Bachman, John (Walter) 1916-2003
BACHMAN, John (Walter) 1916-2003
See index for CA sketch: Born May 30, 1916, in Youngstown, OH; died of acute leukemia and stroke July 7, 2003, in Minneapolis, MN. Minister, educator, and author. Bachman was a Lutheran minister and former president of Wartburg College who was an expert in communications and was also notable for establishing an important religious radio station in Africa. He earned his undergraduate degree from Capital University in 1937, where he was also a speech instructor from 1939 to 1940. Graduating from Evangelical Lutheran Theological Seminary in 1940, he was ordained a minister the next year and served at the Emanuel Lutheran Church in Warren, Ohio, during the early 1940s. In 1944 he returned to education as a broadcasting instructor at Capital University, followed by a position as a professor of radio and chair of his department at Baylor University. In the early 1950s he established the Radio Voice of the Gospel in Ethiopia, a radio station that survived until 1974, when Emperor Haile Selassie I was overthrown by communists. By then, however, Bachman was already back in the United States. From 1956 to 1964 he was a professor of practical theology at Union Theological Seminary in New York City, and in 1964 he was hired as president of Wartburg College in Iowa. He was there for ten years before moving to Minneapolis to direct the Office of Communication and Mission Support of the American Lutheran Church, from which he retired in 1980. A strong believer in the importance of communicating the church's message to an increasingly sophisticated audience, Bachman was the author of several books about communications and the church, including The Church in the World of Radio-Television (1960), Faith that Makes a Difference, (1984), Media: Wasteland or Wonderland (1985), and Together in Hope: Fifty Years of Lutheran World Relief (1995).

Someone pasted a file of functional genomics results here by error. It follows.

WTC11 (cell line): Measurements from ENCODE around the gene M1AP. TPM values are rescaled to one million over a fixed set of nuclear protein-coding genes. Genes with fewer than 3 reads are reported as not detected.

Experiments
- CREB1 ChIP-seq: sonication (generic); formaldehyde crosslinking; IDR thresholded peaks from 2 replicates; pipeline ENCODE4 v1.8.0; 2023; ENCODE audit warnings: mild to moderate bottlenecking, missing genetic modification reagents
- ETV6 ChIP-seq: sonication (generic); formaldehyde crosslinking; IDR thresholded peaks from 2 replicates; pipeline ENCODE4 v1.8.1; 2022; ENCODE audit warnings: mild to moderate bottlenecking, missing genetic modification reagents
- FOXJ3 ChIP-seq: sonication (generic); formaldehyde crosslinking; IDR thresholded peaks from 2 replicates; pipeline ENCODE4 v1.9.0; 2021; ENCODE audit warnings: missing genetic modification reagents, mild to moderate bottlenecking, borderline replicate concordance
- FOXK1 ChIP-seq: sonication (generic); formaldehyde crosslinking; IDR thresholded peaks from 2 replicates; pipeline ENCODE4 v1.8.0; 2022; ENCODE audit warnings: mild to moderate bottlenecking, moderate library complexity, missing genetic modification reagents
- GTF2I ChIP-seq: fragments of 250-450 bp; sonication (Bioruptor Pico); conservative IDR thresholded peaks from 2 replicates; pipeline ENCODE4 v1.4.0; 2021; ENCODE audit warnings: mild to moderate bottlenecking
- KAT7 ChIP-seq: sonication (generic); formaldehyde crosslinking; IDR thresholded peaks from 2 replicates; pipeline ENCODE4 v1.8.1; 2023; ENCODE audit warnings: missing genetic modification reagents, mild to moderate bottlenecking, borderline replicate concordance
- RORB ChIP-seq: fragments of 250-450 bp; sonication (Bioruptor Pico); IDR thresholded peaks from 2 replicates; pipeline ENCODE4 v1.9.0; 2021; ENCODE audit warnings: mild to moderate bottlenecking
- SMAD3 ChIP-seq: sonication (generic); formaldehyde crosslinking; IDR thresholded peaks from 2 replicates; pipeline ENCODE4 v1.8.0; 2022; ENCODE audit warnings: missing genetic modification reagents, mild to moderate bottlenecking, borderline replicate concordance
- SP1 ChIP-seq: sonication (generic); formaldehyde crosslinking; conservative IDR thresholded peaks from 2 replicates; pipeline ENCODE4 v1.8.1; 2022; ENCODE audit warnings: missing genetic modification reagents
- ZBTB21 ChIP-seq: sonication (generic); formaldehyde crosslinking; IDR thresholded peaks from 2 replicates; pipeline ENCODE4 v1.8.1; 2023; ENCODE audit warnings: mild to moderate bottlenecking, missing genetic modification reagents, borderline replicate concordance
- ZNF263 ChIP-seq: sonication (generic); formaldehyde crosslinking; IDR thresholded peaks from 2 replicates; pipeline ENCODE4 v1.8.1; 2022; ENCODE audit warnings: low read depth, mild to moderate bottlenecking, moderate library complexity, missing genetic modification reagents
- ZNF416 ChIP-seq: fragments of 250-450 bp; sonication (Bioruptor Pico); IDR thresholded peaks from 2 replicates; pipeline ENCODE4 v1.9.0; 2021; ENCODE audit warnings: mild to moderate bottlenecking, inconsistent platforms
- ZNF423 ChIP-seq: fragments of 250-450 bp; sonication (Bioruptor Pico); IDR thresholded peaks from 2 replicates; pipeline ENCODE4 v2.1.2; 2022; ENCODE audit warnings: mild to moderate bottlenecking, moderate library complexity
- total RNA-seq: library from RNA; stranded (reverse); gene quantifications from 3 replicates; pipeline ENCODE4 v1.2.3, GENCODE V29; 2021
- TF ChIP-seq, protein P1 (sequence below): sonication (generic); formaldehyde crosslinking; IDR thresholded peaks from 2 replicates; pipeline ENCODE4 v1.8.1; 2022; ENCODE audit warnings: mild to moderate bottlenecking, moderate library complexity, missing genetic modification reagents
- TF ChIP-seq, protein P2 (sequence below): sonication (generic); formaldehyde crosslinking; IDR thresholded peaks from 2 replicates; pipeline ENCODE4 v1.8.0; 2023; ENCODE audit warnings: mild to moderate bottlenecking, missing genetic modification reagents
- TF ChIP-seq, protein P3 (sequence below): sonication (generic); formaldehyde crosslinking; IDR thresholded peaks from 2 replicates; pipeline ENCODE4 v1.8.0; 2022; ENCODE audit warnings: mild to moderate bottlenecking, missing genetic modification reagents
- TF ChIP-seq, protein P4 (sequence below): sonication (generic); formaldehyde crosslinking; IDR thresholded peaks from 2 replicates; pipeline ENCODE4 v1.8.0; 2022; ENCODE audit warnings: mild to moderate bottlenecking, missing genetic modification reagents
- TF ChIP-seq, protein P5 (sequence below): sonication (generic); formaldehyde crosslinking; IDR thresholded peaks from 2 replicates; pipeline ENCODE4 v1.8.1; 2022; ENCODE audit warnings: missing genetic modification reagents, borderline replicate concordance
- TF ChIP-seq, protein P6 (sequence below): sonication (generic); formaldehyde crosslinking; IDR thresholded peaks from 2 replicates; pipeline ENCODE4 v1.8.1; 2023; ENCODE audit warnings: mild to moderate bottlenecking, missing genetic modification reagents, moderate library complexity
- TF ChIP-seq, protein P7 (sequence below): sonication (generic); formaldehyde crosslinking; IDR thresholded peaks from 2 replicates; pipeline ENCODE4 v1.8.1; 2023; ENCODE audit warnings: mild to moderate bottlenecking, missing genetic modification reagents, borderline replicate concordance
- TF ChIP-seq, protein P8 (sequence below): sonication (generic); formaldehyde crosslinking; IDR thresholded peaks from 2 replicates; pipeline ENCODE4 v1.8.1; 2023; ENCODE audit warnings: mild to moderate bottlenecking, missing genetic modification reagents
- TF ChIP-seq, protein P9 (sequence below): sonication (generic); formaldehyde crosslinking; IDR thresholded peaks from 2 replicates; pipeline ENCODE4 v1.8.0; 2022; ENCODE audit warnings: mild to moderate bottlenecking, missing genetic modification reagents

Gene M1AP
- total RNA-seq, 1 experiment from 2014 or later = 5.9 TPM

OBITUARIES AND OTHER SOURCES:
Star Tribune (Minneapolis, MN), July 10, 2003, p. B6.
ELCA News Service,http://www.elca.org/news/ (July 14, 2003).